Investment Arbitral Tribunals have, in many cases, considered environmental law upon invocation by the Respondent State, and have upheld a State’s right to regulate[11]. Thus, it is evident that investment arbitration is open to examining issues of environmental law without always ruling in favor of foreign investors at all costs. The case of Allard v. Barbados paved the way for a creative approach to the ISDS, by invoking a State’s environmental obligations as a ‘sword’ rather than a shield. Should the claims of Allard have been successful, Barbados would not have been obliged to change its legislation in order to ensure the improvement of environmental protection standards; yet, the large sums of money that follow an award in favor of the investor, could affect a State’s environmental policy, with a view to avoiding further adverse outcomes and the compensation amounts they would entail. As it appears, we might well envisage a constructive transformation of the ISDS into an instrument of pressuring governments to maintain the same levels of environmental protection, if not higher.


  1. Peter A.Allard (Canada) v. The Government of Barbados, PCA CaseNo.2012-06 (hereafter Allard v. Barbados), Award of 27 June 2016 (hereafter Allard v. Barbados).
  2. For more information on the Sanctuary, see also
  3. Allard v. Barbados, Notice of Dispute of 8 September 2009.
  4. Allard v. Barbados, Award of 27 June 2016, para.264.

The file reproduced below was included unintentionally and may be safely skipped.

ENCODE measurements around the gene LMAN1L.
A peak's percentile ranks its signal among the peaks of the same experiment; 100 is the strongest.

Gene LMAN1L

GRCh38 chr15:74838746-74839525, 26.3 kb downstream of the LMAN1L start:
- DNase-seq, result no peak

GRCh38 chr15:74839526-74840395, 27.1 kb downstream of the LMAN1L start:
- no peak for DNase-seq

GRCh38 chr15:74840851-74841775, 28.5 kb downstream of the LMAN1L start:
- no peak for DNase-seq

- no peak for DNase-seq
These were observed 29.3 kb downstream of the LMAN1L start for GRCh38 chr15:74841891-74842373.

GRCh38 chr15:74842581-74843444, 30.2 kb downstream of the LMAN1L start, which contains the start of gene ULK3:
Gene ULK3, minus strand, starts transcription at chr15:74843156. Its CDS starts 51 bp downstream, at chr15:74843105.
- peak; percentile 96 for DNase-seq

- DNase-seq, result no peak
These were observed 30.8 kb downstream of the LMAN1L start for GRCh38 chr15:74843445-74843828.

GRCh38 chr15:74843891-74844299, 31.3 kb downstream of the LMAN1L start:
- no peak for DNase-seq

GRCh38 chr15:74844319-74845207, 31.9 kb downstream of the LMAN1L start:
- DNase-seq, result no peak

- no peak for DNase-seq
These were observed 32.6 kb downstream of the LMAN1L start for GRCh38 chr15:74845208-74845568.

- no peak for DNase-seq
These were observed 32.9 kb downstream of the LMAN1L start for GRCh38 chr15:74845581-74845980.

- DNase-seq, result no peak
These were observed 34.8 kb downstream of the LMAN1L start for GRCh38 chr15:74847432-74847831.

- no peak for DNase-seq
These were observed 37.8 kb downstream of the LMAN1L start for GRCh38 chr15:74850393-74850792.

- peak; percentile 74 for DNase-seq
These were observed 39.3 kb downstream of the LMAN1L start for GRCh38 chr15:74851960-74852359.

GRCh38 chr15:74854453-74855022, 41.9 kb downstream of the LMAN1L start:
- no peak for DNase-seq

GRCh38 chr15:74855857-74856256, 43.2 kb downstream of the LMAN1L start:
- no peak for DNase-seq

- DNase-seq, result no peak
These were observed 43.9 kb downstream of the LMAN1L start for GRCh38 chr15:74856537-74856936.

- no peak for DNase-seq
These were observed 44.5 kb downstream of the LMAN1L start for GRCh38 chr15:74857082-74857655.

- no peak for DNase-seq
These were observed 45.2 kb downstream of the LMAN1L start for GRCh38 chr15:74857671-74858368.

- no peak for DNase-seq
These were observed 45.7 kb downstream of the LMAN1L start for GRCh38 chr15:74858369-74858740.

5. Ibid., para.178.
  6. Ibid., para.244.
  7. The most notable campaign within European borders, would be the campaign against the TTIP and CETA multinational trade agreements, which include relevant chapters on investment protection. For more information, see
  8. For an overview, see N.Lavranos, Profiting from Anti-ISDS Propaganda, 11 October 2016, available at
  9. The Convention on the Settlement of Investment Disputes between States and Nationals of Other States (ICSID Convention), which established the International Centre for Settlement of Investment Disputes (ICSID) entered into force in 1965 [see, Rudolph Dolzer & Christoph Schreuer, Principles of International Investment Law (Cambridge University Press 2012), p.9] ICSID is the largest centre for the settlement of international investment disputes.
  10. See Rudolph Dolzer & Christoph Schreuer (n 9), p.13-15.
  11. See indicatively, Parkerings-Compagniet AS v. Republic of Lithuania, ICSIDCaseNo.ARB/05/8, Award of 11 September 2007.

About the author

Maria Oproglidou

Lawyer, Researcher, MEPIELAN Centre, Panteion University of Athens, Greece